Introduction: Equipment

The following list of equipment does not intend to be a complete

listing of every piece John Squire has used. Instead, it is a guide to

help create some of the tones and sounds that Squire does. Also, since

the finances and talents of Mr. Squire, compared to the rest of the

populace, are great, the sound he gets is going to vary from song to

song on the albums, and from live recording to live recording. So, use

this as a guide and you shall be all the wiser for it. You’re mileage

may vary, but this is a good start.

Electric guitars

*Gibson Les Paul (Standard, Custom, and "Black Beauty" Models have been used)

*Gibson 335

*Gretsch Country Gentleman

*Heavily modified Fender Jaguar

*Fender Stratocaster

*painted hollow body; double f-hole (unknown model and manufacture; possibly never played on known recording)

Acoustic guitars

*Takamine (unknown model)


*Silverface Twin Reverb--Seems to be the standard. Unknown as to the exact modifications, but rumored not to be standard. With or without master volume is still a question, but less of an issue with rumored modifications.

*Other amps rumored to have been used--

Orange, (unknown model)

Marshall, (unknown model)

Fender, Blackface Twin Reverb


*Fuzz Face

*Alesis Quadraverb

*Electro-Harmonix Electric Mistress flanger

*Boss flanger

*Ibanez Tube Screamer

*Vox wah-wah

*Zoom distortion unit

*Maestro Echoplex

*Watkins Copycat

Equipment shown on the The Stone Roses album sleeve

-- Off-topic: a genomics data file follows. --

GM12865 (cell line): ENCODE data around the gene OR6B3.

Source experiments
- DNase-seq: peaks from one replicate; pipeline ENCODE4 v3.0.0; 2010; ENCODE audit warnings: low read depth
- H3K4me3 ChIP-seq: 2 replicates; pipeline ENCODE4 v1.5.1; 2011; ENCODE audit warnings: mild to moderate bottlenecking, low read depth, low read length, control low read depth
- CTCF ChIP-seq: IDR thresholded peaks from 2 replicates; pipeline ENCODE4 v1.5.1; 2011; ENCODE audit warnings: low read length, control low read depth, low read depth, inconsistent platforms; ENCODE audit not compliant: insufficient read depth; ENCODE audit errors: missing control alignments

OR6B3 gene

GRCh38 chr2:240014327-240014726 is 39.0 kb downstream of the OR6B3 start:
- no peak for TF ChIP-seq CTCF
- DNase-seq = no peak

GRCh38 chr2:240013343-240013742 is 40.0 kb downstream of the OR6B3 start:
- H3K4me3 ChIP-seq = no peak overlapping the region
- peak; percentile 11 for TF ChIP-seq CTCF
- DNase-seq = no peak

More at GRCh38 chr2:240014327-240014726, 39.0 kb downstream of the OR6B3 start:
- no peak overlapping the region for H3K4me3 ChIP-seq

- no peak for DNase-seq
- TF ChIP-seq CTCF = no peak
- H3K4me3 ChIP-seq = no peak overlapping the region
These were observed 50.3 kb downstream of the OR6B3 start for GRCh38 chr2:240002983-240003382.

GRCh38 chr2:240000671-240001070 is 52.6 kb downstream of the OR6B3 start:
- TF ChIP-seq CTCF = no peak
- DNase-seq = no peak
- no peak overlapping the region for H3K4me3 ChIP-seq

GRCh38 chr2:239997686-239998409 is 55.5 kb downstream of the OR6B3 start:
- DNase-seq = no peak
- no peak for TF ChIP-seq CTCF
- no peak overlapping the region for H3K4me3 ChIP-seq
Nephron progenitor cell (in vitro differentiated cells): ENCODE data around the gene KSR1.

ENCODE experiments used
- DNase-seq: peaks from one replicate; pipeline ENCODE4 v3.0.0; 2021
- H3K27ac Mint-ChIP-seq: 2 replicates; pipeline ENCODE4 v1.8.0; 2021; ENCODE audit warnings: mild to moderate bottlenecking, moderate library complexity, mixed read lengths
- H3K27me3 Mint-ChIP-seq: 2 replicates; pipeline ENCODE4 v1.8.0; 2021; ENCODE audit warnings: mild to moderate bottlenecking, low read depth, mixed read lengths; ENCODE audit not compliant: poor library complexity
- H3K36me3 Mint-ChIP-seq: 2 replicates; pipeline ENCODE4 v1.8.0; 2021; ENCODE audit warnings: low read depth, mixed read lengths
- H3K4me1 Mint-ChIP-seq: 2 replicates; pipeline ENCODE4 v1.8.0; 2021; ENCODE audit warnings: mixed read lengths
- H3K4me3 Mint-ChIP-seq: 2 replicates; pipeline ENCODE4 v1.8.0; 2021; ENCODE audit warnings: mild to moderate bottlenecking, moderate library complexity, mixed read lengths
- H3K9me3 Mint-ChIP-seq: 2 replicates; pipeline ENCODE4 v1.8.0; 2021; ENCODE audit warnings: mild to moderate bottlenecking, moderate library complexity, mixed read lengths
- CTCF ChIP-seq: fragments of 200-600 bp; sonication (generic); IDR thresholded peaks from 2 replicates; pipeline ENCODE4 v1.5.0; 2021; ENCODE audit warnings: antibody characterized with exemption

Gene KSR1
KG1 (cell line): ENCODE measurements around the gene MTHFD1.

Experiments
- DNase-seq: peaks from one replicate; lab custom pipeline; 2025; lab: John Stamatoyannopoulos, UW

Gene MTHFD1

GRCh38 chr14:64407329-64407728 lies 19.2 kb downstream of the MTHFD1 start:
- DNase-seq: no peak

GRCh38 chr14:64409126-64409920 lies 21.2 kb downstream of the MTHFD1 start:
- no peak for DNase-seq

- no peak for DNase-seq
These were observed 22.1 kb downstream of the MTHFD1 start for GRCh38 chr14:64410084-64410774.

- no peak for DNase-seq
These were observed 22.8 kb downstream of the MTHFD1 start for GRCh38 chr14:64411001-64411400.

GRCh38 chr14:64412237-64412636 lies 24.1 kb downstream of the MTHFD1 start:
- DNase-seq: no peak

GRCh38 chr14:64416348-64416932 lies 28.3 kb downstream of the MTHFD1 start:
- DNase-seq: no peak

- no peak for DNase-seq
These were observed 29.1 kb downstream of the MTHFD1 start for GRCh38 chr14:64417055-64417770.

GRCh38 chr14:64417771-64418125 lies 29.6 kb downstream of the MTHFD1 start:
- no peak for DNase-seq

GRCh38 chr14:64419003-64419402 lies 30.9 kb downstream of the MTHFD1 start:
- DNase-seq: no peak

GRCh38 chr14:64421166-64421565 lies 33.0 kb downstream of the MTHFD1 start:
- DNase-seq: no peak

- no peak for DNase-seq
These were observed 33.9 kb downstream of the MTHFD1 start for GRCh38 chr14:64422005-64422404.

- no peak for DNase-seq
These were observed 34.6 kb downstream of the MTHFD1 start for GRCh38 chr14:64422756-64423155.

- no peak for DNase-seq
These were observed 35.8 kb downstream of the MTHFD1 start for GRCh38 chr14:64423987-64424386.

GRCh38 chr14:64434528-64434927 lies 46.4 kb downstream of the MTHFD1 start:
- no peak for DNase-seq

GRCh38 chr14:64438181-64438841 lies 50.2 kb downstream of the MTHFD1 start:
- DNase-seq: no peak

*2 Silverface Twin Reverb amplifiers (Unknown if these are

master volume or not; and what modifications)

*1 Alesis Quadraverb

*1 Gretsch Country Gentleman

*1 double f-hole hallow bodied guitar with Pollock paint job

(unknown manufacture, possible Gibson of some sort)

*2 floor effects (possibly Boss manufacture, one a Boss flanger)

*Fuzz Face

Capo Positions

Elephant Stone - 1st fret

She Bangs the Drums - Open

Waterfall - 4th fret

Don't Stop (Spike Island) - 4th fret

Sugar Spun Sister - 2nd fret

Made of Stone - 2nd fret

This is the One - 2nd fret

The Hardest Thing in the World - 2nd fret

Going Down - 2nd fret

Mersey Paradise - 5th fret

Where Angel's Play - 2nd? fret

A lot of the old songs were written on the 2nd, so when in doubt

try the 2nd. Also, ignore the Blackpool clips for Waterfall and I'm

Standing Here on The Complete Stone Roses video, they took clips

from a few different songs and put them together. Also, there are various

tabs that recommend various capo positions; your mileage may vary.

Interviews and Articles on Guitar Related Matters

Currently the only article the FAQ has in it is from Total

Guitar, Issue 4, March 1995. It has been edited for length and any

content not relating in any way to Squire’s playing. The following are

the relevant bits of the article, The Rise of the Roses.

The actual recording process was simple. Guitarist John Squire

wanted to keep a live sound through much of his guitar playing.

Simon (Dawson, the producer ) explains "John would usually work